nuclear power plant in india

Nuclear Power Plant in India Comprehensive List -Map [2022]

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Nuclear Power plant in India

In 2022 there is 22 nuclear power plant in India with operable reactors in seven locations, both inland and coastal, with Twelve more reactors under construction. Nuclear power generation currently supplies around 3.2 % of India’s electricity demand. India has made impressive strides in the development of its nuclear power infrastructure, Nuclear energy is increasingly being seen as a viable and sustainable option for meeting Indian’s fast-growing demand for electricity.

On 15 December 2022, Union Minister of State for Atomic Energy informed the Rajya Sabha that the prototype Fast Breeder Reactor (FBR) at the Kalpakkam nuclear power facility in Tamil Nadu is “almost complete.” It will be a boost for the Three Stage Nuclear Power Program and Nuclear Power plant in India.

UnitStateLocationType of ReactorCapacity (MW)
TAPS-1MaharashtraTarapurLWR (BWR)160
TAPS-2MaharashtraTarapurLWR (BWR)160
NAPS-1Uttar PradeshNaroraPHWR220
NAPS-2Uttar PradeshNaroraPHWR220
MAPS-1Tamil NaduKalpakkamPHWR220
MAPS-2Tamil NaduKalpakkamPHWR220
KKNPP-1Tamil NaduKudankulamLWR (WER)1000
KKNPP-2Tamil NaduKudankulamLWR (WER)1000

India has one of the largest reserves of thorium.

According to India’s Atomic Minerals Directorate for Exploration and Research, a constituent unit of the Department of Atomic Energy (DAE), the country possesses 10.70 million tonnes of monazite, which comprises 9,63,000 tonnes of thorium oxide (ThO2).

The estimated 360,000 tonnes of thorium resources in India vastly outnumber the 70,000 tonnes of natural uranium deposits. The country’s thorium reserves account for 25% of worldwide reserves. It may be utilised as a fuel to reduce the import of Uranium from other nations. So India devised the three-stage nuclear power program.

Prototype Fast Breeder reactor

On 15 December 2022, Union Minister of State for Atomic Energy Jitendra Singh informed the Rajya Sabha that the prototype Fast Breeder Reactor (FBR) at the Kalpakkam nuclear power facility in Tamil Nadu is “almost complete.”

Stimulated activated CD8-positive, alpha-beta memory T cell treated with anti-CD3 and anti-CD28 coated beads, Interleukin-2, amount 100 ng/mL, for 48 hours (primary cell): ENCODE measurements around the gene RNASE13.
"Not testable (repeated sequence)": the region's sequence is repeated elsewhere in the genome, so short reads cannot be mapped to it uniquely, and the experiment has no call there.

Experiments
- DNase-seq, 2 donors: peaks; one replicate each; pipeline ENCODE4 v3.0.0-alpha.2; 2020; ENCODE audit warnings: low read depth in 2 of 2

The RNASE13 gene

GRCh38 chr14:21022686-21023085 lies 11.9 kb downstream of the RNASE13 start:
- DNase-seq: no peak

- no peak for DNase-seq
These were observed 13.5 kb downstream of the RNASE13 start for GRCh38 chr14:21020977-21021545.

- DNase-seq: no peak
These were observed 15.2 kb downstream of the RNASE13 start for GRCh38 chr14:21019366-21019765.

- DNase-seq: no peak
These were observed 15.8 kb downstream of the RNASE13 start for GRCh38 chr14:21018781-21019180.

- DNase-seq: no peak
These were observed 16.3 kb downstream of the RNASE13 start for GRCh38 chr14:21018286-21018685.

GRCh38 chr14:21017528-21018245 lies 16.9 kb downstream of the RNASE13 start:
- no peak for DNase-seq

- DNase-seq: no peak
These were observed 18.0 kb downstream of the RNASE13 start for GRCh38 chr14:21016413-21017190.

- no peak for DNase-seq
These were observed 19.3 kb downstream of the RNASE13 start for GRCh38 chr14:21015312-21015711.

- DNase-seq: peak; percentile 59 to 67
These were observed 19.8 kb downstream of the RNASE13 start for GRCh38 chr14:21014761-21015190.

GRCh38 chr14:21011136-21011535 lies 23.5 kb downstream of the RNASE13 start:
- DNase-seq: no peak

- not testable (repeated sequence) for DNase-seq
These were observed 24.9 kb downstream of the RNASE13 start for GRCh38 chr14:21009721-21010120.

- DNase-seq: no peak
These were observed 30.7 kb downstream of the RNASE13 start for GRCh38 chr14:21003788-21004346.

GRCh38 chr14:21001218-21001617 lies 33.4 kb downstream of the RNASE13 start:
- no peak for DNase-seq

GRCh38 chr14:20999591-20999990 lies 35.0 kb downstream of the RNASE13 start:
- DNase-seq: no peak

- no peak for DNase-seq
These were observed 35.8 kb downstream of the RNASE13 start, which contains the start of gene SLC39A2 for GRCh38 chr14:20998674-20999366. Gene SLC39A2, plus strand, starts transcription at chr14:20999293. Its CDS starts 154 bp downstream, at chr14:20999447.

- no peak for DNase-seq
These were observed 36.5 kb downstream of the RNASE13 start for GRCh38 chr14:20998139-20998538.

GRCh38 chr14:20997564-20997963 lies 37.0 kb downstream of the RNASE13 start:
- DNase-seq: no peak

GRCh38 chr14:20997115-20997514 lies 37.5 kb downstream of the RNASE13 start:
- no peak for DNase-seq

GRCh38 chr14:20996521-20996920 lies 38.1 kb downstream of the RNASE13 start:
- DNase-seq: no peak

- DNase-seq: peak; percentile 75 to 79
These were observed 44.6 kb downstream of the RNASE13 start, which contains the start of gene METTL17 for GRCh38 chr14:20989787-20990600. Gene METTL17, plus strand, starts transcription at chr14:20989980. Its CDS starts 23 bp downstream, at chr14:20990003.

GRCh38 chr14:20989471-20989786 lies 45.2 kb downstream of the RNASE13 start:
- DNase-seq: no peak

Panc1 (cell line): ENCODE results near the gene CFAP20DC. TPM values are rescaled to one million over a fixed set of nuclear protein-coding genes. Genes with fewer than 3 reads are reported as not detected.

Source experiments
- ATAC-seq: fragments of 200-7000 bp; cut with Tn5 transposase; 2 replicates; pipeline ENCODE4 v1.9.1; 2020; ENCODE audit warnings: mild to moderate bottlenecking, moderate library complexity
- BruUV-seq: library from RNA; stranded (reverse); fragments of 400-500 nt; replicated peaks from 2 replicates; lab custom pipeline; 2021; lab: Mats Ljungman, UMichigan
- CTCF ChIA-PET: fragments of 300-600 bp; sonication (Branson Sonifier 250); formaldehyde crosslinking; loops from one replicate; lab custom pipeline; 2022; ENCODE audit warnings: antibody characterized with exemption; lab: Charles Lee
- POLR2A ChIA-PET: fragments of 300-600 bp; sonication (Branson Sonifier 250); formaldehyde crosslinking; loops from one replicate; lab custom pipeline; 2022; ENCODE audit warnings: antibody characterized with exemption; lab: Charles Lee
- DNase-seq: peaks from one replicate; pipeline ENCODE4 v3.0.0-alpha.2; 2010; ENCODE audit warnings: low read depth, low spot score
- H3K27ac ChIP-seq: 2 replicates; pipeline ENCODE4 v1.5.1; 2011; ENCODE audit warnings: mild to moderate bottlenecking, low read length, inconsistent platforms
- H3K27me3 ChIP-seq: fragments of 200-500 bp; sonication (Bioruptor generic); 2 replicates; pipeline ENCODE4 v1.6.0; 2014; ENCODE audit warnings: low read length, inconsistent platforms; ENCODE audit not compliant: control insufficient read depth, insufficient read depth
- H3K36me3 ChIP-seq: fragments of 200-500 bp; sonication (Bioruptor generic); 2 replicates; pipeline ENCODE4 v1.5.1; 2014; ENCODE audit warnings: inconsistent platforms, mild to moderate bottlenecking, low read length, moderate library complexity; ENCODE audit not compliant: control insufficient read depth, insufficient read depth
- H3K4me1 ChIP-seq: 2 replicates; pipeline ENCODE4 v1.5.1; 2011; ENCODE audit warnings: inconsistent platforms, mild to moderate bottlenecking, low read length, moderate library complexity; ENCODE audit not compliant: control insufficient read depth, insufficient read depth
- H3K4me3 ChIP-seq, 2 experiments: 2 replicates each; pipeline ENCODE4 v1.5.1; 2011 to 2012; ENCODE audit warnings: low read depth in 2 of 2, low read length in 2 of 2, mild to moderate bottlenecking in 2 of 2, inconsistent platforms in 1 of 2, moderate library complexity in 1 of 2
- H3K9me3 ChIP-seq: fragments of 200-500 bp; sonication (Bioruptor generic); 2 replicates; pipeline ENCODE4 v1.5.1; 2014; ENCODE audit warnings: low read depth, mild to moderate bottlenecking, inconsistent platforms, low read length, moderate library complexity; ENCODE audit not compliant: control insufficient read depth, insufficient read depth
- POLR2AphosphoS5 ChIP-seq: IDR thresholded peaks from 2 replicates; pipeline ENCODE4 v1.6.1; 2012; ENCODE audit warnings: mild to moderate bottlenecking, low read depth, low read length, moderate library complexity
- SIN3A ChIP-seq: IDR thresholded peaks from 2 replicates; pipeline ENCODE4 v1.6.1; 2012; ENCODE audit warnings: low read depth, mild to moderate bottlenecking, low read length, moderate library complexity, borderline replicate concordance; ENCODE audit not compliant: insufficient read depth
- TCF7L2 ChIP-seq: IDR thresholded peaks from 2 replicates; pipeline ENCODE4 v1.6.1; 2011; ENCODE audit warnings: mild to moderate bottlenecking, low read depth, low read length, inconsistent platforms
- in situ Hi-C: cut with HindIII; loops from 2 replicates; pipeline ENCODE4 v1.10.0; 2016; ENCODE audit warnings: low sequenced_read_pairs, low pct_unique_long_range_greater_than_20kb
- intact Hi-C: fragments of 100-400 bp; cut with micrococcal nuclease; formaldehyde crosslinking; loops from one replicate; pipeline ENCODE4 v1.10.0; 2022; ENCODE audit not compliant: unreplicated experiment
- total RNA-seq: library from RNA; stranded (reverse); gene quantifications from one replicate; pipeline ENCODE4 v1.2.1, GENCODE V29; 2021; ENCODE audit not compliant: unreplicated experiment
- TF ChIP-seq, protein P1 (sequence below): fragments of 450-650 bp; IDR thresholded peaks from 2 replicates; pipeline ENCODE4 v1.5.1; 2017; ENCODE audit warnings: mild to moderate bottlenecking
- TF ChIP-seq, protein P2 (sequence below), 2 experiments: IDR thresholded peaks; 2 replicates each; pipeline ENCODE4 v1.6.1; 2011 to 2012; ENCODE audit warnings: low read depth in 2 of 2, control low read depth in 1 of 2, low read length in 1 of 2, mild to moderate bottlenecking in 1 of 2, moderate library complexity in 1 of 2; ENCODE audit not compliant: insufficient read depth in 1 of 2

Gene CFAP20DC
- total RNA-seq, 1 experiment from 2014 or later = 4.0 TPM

It is being built at India’s Madras Atomic Power Station in Kalpakkam. This reactor was designed by the Indira Gandhi Centre for Atomic Research.

What is a Prototype Fast Breeder reactor (PFBR)?

The Prototype Fast Breeder Reactor (PFBR) is a nuclear power reactor designed to produce more fuel than it consumes. The PFBR is the first-ever fast breeder reactor in India, and its construction is a major milestone in furthering nuclear energy in the country. This reactor uses a mix of uranium oxide and plutonium oxide as its fuel. It also uses a liquid sodium coolant, which allows for increased efficiency and safety standards.

As nuclear reaction fuel, the PFBR at Kalpakkam will employ a mixed oxide of plutonium-239 and uranium-238 obtained from reprocessed spent fuel from thermal pressurised heavy water reactors. This reaction will also generate more plutonium-239, or “breed” it. This is conceivable because the reaction turns both the uranium-238 in the fuel mix and the depleted uranium surrounding the core into plutonium.

This plutonium will subsequently be processed and utilised as nuclear fuel in a series of commercial FBRs, which is the second phase of the nuclear programme. The stage will also have FBRs that employ Indian-mined thorium-232 as a blanket. Thorium will be transformed into uranium-233, which will serve as the fuel for stage III advanced reactors. Eventually, these reactors will burn uranium-233 and convert thorium-232 to additional uranium-233, establishing a cycle of nuclear power production that is self-sustaining.

Three-stage nuclear power program of India

  • The first step was the development of a fleet of “pressurised heavy water reactors,” which consume rare Uranium to create a small amount of Plutonium.
  • The second phase involves the installation of many “fast breeder reactors” (FBRs).
  • These FBRs employ a combination of Plutonium and reprocessed’spent’ Uranium from the first stage to create energy and more Plutonium (thus the term ‘breeder’), as the Uranium would convert into Plutonium.
  • In addition, the reactors would convert some Thorium into Uranium-233, which may also be utilised to generate electricity.
  • After three to four decades of operation, the FBRs would have amassed sufficient Plutonium for the “third stage.”
  • In the third stage, Thorium-based reactors would be created, and Uranium-233 would be used in specifically engineered reactors to generate energy and convert more Thorium into Uranium-233; 

Nuclear Power Plant in India

  • Under the guidance of Dr Homi Bhabha India developed a three-stage nuclear power programme, aimed at optimum utilisation of India’s nuclear resource profile of modest uranium and abundant thorium.
  • The three stages policy of India comprises of Pressurised Heavy Water Reactors (PHWRs) in the first stage, then the Fast Breeder Reactors (FBRs) in the second stage and the last thorium-based systems in the third stage. The policy is aimed at a closed fuel cycle, where the spent or used nuclear fuel of one stage is reprocessed and utilised to produce fuel for the next stage.